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All You Need to Know About Job References

The process of securing a job at a company requires potential employees go through several stages of screening and interaction. But there’s one stage, when the hiring company is getting serious, which requires communicating with someone other than the applicant: the job references check.

Potential employers get in touch with past employers, teachers, and/or personal contacts to verify your character, abilities and qualifications for the job.

They have already built up an assessment of their own from your resume and interview, but they need to attest that with somebody who’s actually seen your work.

When you’re interested in making a big purchase, like a car or a house, you ask other people who’ve purchased something similar for their opinion. You talk to the past owners (if it’s second-hand) to get an honest personal review of the product, which goes beyond specification digits and all the fabulous things the salesperson told you.

Similarly, when an organization or business is looking to hire a new employee, they run a reference check to understand how they actually perform.

Almost all job applications require a list of references they can get in contact with. In theory, job references are entirely out of your control.

You cannot force your last boss to sing praises of your work, nor should you! But there are still ways to avoid a negative reference and get one which will help secure the job.

Who to ask for job references

You should have a list of references ready when you apply for a position. Some job applications only require contact details of your past employers when you apply, while others might ask for a letter of recommendation.

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This may be fairly obvious, but only mention those people as references who you know will say good things about you. Forego that person with the impressive title, who barely knows you, in favor of the relatively junior person, who actually knows you and wants to see you succeed.

If you’re still fresh on the job market with nobody to call upon for professional references, use a personal reference from the place you volunteer at or a professor from college or high school.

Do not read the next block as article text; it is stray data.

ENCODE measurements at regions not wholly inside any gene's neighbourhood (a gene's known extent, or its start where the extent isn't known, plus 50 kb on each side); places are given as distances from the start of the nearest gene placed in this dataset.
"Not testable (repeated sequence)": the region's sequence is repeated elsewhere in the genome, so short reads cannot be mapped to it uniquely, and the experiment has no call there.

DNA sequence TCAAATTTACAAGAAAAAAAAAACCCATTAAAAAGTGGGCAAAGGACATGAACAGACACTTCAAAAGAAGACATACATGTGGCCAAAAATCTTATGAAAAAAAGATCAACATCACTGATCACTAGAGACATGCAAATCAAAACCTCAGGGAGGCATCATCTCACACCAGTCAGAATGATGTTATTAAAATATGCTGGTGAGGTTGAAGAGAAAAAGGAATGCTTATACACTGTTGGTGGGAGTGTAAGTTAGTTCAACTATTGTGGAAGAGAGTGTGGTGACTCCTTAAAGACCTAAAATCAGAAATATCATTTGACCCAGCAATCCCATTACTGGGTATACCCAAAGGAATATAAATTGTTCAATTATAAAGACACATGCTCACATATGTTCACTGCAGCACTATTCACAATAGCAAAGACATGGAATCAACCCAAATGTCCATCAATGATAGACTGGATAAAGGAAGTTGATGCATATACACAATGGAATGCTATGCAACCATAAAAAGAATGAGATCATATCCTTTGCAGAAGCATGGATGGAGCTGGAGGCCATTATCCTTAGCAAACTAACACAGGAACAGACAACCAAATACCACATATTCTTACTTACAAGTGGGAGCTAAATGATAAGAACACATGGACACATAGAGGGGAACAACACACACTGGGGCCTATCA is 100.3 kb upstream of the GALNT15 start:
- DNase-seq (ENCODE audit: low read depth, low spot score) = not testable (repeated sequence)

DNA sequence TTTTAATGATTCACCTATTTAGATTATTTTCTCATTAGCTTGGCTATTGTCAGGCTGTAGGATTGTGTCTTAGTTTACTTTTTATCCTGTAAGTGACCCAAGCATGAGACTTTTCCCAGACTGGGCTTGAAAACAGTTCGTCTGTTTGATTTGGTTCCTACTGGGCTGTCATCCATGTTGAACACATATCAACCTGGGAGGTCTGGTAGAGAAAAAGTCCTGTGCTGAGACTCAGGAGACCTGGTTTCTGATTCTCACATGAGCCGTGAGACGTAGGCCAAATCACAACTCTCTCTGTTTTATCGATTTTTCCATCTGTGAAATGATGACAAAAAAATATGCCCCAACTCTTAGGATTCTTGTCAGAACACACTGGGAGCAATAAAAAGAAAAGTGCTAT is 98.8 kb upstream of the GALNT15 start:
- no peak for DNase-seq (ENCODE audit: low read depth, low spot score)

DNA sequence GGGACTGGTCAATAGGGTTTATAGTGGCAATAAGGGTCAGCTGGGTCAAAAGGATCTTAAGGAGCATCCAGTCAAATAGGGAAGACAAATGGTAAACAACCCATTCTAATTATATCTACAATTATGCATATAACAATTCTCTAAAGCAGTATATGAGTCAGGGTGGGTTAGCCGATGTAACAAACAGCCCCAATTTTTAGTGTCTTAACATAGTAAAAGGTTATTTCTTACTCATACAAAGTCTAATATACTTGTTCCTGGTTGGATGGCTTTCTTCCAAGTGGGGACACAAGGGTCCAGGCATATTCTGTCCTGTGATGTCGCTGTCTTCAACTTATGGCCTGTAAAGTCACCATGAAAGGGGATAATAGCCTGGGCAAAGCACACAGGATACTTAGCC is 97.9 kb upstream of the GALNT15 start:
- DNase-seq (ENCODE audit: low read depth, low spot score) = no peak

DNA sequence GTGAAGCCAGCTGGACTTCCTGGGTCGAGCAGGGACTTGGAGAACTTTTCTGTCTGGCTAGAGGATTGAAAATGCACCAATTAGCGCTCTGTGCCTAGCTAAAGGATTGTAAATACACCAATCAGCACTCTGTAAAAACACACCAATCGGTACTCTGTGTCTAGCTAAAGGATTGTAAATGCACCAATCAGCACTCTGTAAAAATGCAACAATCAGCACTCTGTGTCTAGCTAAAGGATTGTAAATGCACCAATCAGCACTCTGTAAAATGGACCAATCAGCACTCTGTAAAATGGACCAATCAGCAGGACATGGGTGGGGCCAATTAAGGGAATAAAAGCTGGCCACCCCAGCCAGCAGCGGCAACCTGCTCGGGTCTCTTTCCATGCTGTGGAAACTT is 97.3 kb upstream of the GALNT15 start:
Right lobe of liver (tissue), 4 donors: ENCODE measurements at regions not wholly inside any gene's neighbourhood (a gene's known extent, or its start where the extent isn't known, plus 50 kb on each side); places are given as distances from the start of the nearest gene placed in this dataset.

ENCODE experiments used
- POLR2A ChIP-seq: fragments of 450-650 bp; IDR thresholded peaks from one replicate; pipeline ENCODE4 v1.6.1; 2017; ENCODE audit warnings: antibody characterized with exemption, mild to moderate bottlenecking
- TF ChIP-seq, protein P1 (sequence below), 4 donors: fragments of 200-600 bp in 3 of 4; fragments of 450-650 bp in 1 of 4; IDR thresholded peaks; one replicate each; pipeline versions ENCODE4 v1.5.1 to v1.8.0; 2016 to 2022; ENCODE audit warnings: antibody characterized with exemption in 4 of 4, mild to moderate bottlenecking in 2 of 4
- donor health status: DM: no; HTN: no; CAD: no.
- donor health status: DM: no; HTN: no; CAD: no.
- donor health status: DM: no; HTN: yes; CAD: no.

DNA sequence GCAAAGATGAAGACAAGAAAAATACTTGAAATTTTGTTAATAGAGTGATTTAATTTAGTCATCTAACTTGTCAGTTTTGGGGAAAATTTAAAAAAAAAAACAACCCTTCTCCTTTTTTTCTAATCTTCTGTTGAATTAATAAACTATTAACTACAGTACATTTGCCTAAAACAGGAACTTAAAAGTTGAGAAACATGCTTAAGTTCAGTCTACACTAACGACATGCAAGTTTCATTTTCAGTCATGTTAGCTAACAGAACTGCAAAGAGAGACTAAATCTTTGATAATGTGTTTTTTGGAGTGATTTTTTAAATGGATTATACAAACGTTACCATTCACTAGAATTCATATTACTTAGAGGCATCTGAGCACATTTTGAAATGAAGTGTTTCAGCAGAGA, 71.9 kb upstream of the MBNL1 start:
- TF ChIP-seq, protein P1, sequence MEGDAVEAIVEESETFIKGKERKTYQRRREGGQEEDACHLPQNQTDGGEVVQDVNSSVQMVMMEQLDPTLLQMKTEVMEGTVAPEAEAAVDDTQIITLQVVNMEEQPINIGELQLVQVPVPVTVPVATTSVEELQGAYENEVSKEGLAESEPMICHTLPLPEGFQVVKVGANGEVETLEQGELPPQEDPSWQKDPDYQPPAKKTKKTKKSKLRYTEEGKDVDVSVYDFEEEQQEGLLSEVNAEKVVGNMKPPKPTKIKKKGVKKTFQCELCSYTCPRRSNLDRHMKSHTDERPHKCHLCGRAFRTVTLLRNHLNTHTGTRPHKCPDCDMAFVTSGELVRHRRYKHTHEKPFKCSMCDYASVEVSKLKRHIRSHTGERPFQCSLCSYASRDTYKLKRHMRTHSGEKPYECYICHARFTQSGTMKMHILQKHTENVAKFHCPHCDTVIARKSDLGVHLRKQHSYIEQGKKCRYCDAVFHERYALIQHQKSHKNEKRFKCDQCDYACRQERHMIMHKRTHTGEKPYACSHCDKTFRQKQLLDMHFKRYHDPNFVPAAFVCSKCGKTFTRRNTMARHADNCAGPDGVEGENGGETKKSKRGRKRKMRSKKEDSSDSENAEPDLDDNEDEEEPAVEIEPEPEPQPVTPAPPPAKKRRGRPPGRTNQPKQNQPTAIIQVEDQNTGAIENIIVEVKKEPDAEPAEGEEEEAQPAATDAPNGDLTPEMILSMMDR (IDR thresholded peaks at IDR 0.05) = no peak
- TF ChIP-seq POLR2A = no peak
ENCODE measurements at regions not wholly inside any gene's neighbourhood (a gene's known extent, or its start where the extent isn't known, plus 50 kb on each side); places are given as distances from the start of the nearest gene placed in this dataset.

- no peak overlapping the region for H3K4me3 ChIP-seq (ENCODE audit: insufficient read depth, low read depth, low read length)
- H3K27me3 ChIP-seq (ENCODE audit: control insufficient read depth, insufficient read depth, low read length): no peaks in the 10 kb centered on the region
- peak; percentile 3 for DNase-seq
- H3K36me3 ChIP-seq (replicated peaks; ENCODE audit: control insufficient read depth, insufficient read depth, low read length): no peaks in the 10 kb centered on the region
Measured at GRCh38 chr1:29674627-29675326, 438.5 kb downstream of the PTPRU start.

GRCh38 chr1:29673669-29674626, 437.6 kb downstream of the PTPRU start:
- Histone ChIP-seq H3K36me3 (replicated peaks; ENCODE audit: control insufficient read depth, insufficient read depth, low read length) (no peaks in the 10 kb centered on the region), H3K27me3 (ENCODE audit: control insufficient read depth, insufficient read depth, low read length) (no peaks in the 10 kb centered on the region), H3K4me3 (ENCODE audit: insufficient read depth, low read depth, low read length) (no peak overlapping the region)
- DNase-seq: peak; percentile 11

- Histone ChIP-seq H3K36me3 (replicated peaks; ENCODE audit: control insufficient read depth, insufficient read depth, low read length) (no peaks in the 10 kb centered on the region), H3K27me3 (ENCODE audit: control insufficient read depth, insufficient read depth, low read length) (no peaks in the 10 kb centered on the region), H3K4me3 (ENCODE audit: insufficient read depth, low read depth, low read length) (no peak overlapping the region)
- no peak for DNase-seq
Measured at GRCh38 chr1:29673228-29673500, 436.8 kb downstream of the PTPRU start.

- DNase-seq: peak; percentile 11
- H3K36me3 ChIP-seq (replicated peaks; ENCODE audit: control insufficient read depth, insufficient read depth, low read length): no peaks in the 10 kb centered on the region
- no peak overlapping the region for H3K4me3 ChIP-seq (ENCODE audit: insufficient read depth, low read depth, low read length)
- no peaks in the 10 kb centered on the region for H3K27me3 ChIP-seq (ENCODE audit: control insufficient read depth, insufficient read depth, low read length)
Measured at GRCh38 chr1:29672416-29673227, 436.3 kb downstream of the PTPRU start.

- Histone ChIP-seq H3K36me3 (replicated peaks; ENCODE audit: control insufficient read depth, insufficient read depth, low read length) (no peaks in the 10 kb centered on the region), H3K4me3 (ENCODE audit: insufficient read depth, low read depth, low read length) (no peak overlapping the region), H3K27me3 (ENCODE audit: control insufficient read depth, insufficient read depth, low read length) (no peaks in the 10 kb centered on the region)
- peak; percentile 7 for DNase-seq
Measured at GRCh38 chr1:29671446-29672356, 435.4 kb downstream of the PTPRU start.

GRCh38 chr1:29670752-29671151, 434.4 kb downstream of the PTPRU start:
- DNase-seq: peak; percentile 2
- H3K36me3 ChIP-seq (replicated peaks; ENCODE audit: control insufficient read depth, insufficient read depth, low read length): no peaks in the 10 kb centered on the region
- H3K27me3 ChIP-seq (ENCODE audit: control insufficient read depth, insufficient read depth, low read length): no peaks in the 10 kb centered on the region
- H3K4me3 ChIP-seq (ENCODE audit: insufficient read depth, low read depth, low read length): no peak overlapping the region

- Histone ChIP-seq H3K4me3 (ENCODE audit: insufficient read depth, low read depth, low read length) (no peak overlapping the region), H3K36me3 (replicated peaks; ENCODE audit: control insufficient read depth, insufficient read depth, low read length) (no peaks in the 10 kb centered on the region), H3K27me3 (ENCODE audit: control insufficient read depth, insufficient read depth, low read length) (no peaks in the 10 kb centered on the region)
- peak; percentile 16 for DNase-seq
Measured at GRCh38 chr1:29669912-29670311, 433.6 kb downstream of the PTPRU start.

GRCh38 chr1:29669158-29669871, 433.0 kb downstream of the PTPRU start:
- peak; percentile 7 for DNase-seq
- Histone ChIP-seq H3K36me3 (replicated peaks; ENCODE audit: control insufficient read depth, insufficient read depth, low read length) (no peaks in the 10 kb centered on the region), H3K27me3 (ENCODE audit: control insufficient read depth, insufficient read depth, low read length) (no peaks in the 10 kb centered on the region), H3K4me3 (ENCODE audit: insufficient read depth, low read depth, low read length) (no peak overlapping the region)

There may be instances where the hiring manager would like to talk to your current employer. Speak to your boss about why you’ve applied for another job and if they would agree to be a reference. If you are not comfortable with doing so, then let the hiring company knows and give your reasons why. It is not necessary that you list your current employer as a reference.

Asking for job references

Make sure you take permission from the person you want to use as a reference. Have a friendly conversation and find out what they would say about your performance and character before listing them.

Also, let them know beforehand what you are applying for and when they can expect a call or letter. Remember that when you provide your former manager’s contact information, the potential employer assumes you’ve told him/her to expect the call. It’s assumed that he/she will be available to talk about you.

Enter complete information

Make a reference list to give at your interview if the recruiter asks for it. Mention the name, job title and contact details of the references.

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Make sure that all details are correct and the contact information is up-to-date and in use. Give your references a call to confirm that the number actually belongs to them and it is in use. To be safe, give at least four references in case one or two become unavailable.

Try to neutralize bad job references

In many cases, it is illegal for a past employer to give a negative reference which defames your character, yet it continues to happen.

The founder of Allison & Taylor, a job references check firm, Jeff Shane spoke about the employee verification their company does. She said, “Unfortunately bad references are far more common than most people realize. About half of the reference checks we perform come back with negative comments.”

While many companies may have a policy to inform only the job title and dates of employment, employees frequently violate such policy. Providing a bad reference may be inevitable for some people.

If you’re worried about getting a bad reference, call your former boss and try to understand his opinion about you in advance. If you’re not convinced, try to provide another person as a reference on that company, like the Human Resource manager for example.

If you feel that you are repeatedly hitting a dead end after an interview, you might be a victim of a bad reference. Check up on your listed references and ask them if they were contacted and what was said in an indirect manner. You might be able to identify the person. But if not, change the whole list.

 

 

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Article by Mishka Nasir Orakzai

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Categories:   Career

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